Please note: This article
It is no good idea to keep only one budgie or other pet bird. Most of these
animals live in pairs of flocks in the wild, and therefore our pet birds
also should be kept with a feathered friend or several other conspecifics.
Regrettably from time to time an illness can occur in one or more pet birds.
Therefore it is recommended to own more than just one cage, because a sick bird
often needs rest and therefore should be temporarily kept in a cage of its
own. A so-called recovery cage should contain all things your pet birds are used to. In some cases,
even though they're not perfectly healthy sick birds don't feel too bad.
Therefore it is important to provide a comfortable surrounding for example
with a swing and natural twigs. Furthermore, a sick bird's recovery cage
should be easy to handle and transport because in most cases, sick birds should be
taken to a vet and therefore the cage should be suitable for a transport.
in a new version
A large recovery cage for two birds
Size of a recovery cage
In worse cases it may be necessary to keep a
bird single in a recovery
cage for many weeks. Due to this, the cage shouldn't be too small since
the bird should be able to spread its wings inside the cage of it
without damaging its feathers. But on the other hand, it is not practical
if the recovery cage is too large in case you have to tale your bird to
a vet inside this cage. For example, a large parrot cage isn't easy to handle if one wants to place
it in the back-seat of a car. And there is another detail you should
consider: Vets are in trouble if they try to catch
a small pet bird from a large cage. So you should choose something in the middle of the two
extremes if you buy a recovery cage for your birds.
Dishes for the recovery cage
In a sick bird's cage, dishes for food and goodies shouldn't miss. Another
dish filled with sand and grit may be useful in case of an illness that
forbids covering the base tray with sand. Budgies and other pet birds need sand and
grit for digesting
Of course there should also be a dish for water. But pay attention! Birds
who are concussed or suffer from a disease affecting the central nervous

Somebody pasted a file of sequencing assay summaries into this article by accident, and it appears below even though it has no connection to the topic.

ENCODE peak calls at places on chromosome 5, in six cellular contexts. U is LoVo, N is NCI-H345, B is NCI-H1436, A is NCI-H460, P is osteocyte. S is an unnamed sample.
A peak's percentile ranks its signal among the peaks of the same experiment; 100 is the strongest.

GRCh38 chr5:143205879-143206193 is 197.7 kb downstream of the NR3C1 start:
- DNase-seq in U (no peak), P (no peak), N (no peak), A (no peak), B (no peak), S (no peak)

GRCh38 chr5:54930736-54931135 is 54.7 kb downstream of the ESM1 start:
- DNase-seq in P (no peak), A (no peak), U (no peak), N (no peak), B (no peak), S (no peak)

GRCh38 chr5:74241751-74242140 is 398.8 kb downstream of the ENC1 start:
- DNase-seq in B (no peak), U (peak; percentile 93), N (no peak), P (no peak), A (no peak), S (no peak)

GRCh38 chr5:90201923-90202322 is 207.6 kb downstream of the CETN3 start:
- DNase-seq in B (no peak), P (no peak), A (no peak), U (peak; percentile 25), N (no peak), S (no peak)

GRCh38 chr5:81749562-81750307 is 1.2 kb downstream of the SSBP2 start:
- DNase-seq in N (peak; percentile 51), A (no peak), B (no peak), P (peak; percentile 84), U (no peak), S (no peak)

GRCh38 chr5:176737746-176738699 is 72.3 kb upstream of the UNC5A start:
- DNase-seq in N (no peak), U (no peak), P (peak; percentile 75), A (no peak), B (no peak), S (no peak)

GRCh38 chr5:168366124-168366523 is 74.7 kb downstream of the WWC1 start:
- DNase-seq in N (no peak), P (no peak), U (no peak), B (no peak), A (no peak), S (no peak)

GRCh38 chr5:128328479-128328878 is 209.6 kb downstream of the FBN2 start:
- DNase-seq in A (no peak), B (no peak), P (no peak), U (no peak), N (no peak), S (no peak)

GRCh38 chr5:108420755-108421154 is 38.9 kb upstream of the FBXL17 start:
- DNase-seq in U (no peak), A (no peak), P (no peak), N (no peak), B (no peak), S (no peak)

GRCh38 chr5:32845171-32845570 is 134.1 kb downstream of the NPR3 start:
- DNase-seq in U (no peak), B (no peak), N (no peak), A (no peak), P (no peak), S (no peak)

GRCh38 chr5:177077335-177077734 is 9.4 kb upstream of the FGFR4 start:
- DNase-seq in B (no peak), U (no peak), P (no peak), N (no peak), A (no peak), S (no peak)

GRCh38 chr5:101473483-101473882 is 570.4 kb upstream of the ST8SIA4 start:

system are in danger of drowning in big dishes! Narrow ones that can
be fixed between the bars of the cage are much safer. Natural twigs and
perches are also very important, and in most of cases pet birds prefer
to rest on a swing while living in their recovery cage. Please don't
forget to offer an iodine bar which always is important to keep a pet
fit and healthy or support the organism while the bird recovers from an
Litter for the base tray
Depending on what illness the
bird suffers from, the base tray
shouldn't be covered with sand or sand sheets. If for
example a foot of a pet bird is injured, sand would stick to the wound
and could cause further troubles. In such cases it is better to leave the base
tray blank. Place a layer of tissue into the tray as soon as your bird
isn't bleeding any more. Tissues absorb the humidity of the bird's
droppings. Please note: You should never cover the base tray with tissues
as long as a pet bird is still bleeding. Many injured birds stand on the ground and the
tissue would soak the blood even faster out of the wound or stick
to it. If you try to remove such a sticking tissue the wound will
most probably start bleeding again.
In case your bird might suffer from inner parasites, there
should be no litter in the base tray as well. Vets need fresh and clean
droppings without sand or other pollution for examining them. Otherwise, most inner parasites
would be harder to recognize.
Birds who suffer from a fracture must be
kept in a cage with a padded
base tray. Rumpled newspaper or - what's even better - creased tissues do a good job.
Please do never use wool or fibrous cloths! Tiny threads could wrap around the
legs or toes of your bird and make them die off!